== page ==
Restoring the Shea Landscape of Northern Ghana
Form International has developed a multiple year project to pilot the restoration of the Shea savannah landscape in northern Ghana. Main elements in the restoration strategy is to develop feasible and scalable models for tree planting and improved landscape management that integrate she and other trees on farms. Keys to success are production and distribution of high quality planting stock, good farming models, capacitation of local people in improved management techniques and set-up of nurseries to ensure local seedling production.
This Northern Savannah eco-zone is fast losing its tree cover, including highly valuable savanna woodland species (e.g. rosewood and shea trees) and wildlife, due to destructive charcoal production and unsustainable grazing and farming practices.
The nuts of the Shea tree (Vittelaria paradoxa) are the source of the valuable shea butter, known to be used in cosmetics, but used to a large extent in the food industry. Harvesting and processing of shea nuts is mainly done by local women, whereas the maintenance of the trees in agricultural systems is normally done by men.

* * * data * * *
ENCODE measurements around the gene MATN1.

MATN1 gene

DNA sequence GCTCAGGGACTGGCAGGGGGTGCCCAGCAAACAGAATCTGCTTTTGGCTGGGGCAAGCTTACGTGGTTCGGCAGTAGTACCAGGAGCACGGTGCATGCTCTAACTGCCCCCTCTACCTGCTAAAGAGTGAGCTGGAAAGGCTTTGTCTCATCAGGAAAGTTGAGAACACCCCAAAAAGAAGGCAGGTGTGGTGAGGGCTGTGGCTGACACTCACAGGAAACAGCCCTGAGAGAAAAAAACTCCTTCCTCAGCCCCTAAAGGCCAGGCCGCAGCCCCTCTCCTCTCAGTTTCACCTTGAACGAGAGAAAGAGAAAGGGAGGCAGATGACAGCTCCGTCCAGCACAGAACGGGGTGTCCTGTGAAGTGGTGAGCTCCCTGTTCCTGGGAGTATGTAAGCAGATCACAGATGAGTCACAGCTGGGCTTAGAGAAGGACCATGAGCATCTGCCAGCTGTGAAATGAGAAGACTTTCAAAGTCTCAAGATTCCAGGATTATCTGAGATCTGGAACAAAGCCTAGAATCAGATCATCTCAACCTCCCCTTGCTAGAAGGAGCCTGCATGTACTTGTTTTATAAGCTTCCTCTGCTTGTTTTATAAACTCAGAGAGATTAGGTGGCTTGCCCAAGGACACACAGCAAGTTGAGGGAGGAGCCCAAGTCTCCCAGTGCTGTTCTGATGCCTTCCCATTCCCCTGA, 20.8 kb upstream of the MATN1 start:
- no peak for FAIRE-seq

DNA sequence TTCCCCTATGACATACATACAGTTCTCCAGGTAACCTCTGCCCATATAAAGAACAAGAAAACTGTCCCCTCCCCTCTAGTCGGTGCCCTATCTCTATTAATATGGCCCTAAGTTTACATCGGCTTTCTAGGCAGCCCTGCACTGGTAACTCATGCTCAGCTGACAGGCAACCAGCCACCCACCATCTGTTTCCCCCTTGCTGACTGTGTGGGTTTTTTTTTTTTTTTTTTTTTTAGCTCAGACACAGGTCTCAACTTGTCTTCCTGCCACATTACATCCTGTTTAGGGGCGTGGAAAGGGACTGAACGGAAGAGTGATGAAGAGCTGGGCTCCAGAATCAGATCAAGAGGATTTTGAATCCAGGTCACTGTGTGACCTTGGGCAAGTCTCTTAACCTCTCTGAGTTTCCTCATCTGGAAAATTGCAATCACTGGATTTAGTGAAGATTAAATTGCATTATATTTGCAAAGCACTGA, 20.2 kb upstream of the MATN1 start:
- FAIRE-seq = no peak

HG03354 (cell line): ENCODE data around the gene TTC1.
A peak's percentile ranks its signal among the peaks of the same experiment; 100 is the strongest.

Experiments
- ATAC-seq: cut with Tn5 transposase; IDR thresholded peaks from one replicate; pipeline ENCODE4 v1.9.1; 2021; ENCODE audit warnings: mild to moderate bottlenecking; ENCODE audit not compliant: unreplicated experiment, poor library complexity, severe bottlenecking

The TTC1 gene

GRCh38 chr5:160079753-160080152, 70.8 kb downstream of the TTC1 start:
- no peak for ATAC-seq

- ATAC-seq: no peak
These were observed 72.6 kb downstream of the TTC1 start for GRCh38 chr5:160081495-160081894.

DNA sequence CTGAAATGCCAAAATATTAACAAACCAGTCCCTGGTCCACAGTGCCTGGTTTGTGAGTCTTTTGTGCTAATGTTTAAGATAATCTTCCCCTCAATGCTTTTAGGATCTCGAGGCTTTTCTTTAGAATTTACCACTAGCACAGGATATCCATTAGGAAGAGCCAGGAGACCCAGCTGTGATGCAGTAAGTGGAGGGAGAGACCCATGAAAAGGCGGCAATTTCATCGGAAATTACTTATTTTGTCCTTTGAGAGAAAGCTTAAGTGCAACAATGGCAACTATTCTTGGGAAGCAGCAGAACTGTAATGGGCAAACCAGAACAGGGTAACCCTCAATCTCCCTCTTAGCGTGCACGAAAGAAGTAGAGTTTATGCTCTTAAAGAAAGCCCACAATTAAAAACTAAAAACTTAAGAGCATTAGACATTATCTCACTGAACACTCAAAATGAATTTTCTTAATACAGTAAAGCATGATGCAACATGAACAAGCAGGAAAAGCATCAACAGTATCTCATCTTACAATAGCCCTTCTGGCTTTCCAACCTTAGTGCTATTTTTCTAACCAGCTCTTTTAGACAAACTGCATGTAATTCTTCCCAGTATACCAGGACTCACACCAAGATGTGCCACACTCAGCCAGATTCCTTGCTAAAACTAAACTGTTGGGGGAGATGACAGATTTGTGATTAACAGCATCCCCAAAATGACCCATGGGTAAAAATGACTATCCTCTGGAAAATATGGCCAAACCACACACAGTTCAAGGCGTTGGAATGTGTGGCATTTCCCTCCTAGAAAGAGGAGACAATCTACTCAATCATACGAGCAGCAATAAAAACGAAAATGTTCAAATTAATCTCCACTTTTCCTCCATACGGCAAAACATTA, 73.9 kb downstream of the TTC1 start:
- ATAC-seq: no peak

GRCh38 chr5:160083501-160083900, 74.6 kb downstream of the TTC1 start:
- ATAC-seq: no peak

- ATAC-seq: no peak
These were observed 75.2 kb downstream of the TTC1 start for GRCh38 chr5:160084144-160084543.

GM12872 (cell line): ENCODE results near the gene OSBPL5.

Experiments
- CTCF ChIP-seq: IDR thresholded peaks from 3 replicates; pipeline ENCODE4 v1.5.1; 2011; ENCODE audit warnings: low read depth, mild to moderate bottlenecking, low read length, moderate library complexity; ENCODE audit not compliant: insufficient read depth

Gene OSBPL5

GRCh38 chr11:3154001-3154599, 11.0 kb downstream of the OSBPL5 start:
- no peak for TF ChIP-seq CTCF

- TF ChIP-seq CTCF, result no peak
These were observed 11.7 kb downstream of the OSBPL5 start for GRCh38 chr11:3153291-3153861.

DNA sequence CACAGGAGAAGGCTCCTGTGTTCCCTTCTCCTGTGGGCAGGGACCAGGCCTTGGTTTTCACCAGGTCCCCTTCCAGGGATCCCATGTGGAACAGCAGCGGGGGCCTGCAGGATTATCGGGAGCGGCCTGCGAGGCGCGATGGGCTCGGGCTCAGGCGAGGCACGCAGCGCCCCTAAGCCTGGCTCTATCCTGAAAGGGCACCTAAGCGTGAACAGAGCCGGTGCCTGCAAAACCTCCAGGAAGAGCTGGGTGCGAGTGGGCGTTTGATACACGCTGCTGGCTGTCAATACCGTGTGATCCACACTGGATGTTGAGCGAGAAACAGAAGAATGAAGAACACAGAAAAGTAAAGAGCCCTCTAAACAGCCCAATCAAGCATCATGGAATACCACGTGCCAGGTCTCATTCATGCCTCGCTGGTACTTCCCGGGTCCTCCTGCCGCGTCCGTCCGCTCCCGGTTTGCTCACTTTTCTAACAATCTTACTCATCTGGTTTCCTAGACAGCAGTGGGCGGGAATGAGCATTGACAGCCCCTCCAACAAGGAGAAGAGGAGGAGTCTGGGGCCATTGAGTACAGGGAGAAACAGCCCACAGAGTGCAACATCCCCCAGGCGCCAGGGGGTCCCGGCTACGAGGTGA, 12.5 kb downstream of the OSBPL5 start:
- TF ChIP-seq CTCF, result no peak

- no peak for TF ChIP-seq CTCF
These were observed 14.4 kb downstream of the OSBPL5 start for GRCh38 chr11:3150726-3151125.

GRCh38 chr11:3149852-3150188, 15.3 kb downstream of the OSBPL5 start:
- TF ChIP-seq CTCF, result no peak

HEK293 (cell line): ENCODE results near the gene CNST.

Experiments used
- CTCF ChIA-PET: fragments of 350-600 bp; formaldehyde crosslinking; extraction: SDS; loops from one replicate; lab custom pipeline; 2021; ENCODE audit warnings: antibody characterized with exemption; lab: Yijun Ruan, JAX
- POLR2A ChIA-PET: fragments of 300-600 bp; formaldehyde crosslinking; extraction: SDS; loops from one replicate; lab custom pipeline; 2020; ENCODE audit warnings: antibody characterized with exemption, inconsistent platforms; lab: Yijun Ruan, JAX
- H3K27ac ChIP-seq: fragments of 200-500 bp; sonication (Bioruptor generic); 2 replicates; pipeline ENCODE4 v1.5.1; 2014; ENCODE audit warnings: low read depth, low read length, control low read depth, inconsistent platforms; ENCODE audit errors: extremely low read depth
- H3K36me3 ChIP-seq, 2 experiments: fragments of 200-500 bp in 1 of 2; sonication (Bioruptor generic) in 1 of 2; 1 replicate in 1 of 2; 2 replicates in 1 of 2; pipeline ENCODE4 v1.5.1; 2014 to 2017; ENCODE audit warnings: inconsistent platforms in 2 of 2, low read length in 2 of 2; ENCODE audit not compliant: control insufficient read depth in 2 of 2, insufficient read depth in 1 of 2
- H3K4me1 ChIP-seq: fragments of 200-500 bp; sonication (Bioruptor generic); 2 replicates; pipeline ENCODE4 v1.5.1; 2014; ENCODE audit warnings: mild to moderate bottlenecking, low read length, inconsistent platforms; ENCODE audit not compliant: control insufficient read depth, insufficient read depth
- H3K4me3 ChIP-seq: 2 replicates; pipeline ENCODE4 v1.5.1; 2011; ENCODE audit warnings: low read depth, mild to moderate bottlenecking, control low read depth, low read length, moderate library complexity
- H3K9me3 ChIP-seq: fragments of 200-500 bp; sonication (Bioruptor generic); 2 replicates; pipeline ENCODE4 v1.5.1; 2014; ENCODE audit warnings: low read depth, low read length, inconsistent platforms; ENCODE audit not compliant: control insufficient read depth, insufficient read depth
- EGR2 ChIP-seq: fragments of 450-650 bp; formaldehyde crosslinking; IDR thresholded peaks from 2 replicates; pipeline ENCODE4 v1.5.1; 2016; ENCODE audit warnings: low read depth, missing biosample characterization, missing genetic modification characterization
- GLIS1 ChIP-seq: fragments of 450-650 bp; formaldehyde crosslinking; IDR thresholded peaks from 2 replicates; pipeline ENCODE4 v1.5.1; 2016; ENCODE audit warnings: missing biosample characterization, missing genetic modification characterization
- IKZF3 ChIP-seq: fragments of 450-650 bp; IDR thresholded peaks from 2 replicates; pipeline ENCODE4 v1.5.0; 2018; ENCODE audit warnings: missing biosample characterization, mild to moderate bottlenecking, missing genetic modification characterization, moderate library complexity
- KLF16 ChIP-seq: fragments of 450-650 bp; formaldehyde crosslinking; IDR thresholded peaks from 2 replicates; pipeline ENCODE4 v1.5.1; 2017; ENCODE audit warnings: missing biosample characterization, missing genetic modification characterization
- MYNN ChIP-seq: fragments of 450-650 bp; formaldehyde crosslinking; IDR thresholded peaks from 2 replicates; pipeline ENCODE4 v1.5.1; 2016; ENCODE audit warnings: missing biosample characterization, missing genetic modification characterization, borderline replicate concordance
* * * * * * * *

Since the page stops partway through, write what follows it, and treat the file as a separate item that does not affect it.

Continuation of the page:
The project aims to capacitate 40 communities in Northern Ghana and provide them with planting material and knowledge to restore their own landscape and agricultural fields to become climate resilient and productive through agroforestry.
2017 Project activities
The first steps towards a restored shea parkland landscape and a healthy ecosystem have commenced. A community nursery has been set up near Mognori, which will produce the Shea seedlings. In November and December 2017, Form Ghana and Form International staff implemented the first training of 40 communities in the North of Ghana. With the invaluable support of local NGO’s PAS and A Rocha, almost 800 people have been trained already and this figure is still growing. An important objective of the trainings is to identify challenges communities currently face. All communities acknowledge the need for planting trees, in particular shea trees, and the importance of trees in the landscape. Next to that, optional solutions and good parkland practices are identified and selected, based on the community specific needs. Following the establishment of a tree nursery near Mole National Park, more trainings and meetings will take place in coming years. Produced seedlings will be used to plant by the trained communities. This three-year training programme is part of the Sustainable Shea Initiative, funded by the Global Shea Alliance.
Current partners are Global Shea Alliance (GSA), IUCN-NL, A Rocha Ghana and Presbyterian Agric Services (PAS). Form is looking for additional donors to extend the activities.